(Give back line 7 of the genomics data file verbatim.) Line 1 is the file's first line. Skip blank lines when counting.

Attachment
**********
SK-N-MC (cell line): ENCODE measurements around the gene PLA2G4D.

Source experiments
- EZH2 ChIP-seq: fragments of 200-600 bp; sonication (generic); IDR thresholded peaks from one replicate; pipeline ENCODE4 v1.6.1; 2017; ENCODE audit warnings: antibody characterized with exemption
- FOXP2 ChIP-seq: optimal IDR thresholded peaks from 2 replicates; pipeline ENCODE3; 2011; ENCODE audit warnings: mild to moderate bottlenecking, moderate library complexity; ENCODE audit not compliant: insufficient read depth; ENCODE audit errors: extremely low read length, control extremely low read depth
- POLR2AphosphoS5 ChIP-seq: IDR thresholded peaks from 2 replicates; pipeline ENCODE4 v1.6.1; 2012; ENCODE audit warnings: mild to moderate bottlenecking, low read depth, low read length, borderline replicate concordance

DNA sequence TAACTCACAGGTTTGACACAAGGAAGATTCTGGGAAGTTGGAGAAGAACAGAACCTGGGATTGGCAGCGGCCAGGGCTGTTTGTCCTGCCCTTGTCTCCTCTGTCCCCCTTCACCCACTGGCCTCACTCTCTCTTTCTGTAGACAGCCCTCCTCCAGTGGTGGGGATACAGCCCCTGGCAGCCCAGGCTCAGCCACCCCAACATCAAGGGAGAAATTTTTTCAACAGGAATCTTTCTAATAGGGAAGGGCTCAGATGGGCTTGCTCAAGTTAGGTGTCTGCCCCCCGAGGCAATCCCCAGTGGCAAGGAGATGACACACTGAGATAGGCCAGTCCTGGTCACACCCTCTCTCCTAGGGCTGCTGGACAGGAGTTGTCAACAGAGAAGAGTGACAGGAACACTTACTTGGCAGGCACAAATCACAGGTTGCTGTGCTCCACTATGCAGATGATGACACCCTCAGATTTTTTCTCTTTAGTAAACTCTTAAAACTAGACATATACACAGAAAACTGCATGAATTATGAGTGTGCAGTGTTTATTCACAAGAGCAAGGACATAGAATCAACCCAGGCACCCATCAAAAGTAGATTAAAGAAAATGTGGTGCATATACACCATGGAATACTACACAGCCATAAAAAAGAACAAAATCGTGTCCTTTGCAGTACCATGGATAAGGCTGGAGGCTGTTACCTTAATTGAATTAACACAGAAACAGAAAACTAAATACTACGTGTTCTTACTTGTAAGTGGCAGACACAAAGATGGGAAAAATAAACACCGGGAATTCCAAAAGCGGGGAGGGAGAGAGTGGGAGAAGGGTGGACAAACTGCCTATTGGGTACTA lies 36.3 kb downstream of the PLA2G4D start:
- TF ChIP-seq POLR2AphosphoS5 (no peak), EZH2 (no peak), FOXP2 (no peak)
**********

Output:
- TF ChIP-seq POLR2AphosphoS5 (no peak), EZH2 (no peak), FOXP2 (no peak)